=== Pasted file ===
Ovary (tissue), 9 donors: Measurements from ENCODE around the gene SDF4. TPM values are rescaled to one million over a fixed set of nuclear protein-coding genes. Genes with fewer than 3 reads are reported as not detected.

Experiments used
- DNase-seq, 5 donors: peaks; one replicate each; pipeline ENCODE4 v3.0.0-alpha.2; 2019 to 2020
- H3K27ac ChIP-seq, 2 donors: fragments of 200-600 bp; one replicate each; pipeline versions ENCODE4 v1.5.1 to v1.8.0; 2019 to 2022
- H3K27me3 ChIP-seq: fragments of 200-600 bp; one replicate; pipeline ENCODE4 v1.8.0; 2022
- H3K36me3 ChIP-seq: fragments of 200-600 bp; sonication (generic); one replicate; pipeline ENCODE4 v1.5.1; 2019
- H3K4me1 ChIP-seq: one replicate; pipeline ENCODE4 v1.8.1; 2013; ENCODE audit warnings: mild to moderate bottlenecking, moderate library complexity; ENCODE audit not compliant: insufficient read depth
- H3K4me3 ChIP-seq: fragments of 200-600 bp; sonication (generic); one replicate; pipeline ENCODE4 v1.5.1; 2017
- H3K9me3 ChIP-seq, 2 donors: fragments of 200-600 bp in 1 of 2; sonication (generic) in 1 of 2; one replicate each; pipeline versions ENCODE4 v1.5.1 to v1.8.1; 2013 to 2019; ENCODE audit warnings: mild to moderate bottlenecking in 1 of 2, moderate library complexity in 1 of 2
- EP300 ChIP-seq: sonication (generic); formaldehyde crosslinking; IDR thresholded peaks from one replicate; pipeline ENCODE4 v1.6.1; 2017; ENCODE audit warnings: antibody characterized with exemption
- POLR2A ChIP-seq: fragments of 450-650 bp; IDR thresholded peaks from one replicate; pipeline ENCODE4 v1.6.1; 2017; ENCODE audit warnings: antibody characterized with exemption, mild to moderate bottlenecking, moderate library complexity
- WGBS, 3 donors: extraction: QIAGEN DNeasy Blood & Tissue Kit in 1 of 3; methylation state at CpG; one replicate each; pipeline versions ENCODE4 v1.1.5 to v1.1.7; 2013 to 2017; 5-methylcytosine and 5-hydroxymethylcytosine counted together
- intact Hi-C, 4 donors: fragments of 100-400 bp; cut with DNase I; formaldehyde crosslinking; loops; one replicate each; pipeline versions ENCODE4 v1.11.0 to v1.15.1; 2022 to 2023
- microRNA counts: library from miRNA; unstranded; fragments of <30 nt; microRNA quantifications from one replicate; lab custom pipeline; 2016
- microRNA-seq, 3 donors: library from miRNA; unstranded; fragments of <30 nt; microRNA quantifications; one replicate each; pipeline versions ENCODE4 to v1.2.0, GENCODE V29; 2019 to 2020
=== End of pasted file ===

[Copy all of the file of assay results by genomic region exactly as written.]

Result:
Ovary (tissue), 9 donors: Measurements from ENCODE around the gene SDF4. TPM values are rescaled to one million over a fixed set of nuclear protein-coding genes. Genes with fewer than 3 reads are reported as not detected.

Experiments used
- DNase-seq, 5 donors: peaks; one replicate each; pipeline ENCODE4 v3.0.0-alpha.2; 2019 to 2020
- H3K27ac ChIP-seq, 2 donors: fragments of 200-600 bp; one replicate each; pipeline versions ENCODE4 v1.5.1 to v1.8.0; 2019 to 2022
- H3K27me3 ChIP-seq: fragments of 200-600 bp; one replicate; pipeline ENCODE4 v1.8.0; 2022
- H3K36me3 ChIP-seq: fragments of 200-600 bp; sonication (generic); one replicate; pipeline ENCODE4 v1.5.1; 2019
- H3K4me1 ChIP-seq: one replicate; pipeline ENCODE4 v1.8.1; 2013; ENCODE audit warnings: mild to moderate bottlenecking, moderate library complexity; ENCODE audit not compliant: insufficient read depth
- H3K4me3 ChIP-seq: fragments of 200-600 bp; sonication (generic); one replicate; pipeline ENCODE4 v1.5.1; 2017
- H3K9me3 ChIP-seq, 2 donors: fragments of 200-600 bp in 1 of 2; sonication (generic) in 1 of 2; one replicate each; pipeline versions ENCODE4 v1.5.1 to v1.8.1; 2013 to 2019; ENCODE audit warnings: mild to moderate bottlenecking in 1 of 2, moderate library complexity in 1 of 2
- EP300 ChIP-seq: sonication (generic); formaldehyde crosslinking; IDR thresholded peaks from one replicate; pipeline ENCODE4 v1.6.1; 2017; ENCODE audit warnings: antibody characterized with exemption
- POLR2A ChIP-seq: fragments of 450-650 bp; IDR thresholded peaks from one replicate; pipeline ENCODE4 v1.6.1; 2017; ENCODE audit warnings: antibody characterized with exemption, mild to moderate bottlenecking, moderate library complexity
- WGBS, 3 donors: extraction: QIAGEN DNeasy Blood & Tissue Kit in 1 of 3; methylation state at CpG; one replicate each; pipeline versions ENCODE4 v1.1.5 to v1.1.7; 2013 to 2017; 5-methylcytosine and 5-hydroxymethylcytosine counted together
- intact Hi-C, 4 donors: fragments of 100-400 bp; cut with DNase I; formaldehyde crosslinking; loops; one replicate each; pipeline versions ENCODE4 v1.11.0 to v1.15.1; 2022 to 2023
- microRNA counts: library from miRNA; unstranded; fragments of <30 nt; microRNA quantifications from one replicate; lab custom pipeline; 2016
- microRNA-seq, 3 donors: library from miRNA; unstranded; fragments of <30 nt; microRNA quantifications; one replicate each; pipeline versions ENCODE4 to v1.2.0, GENCODE V29; 2019 to 2020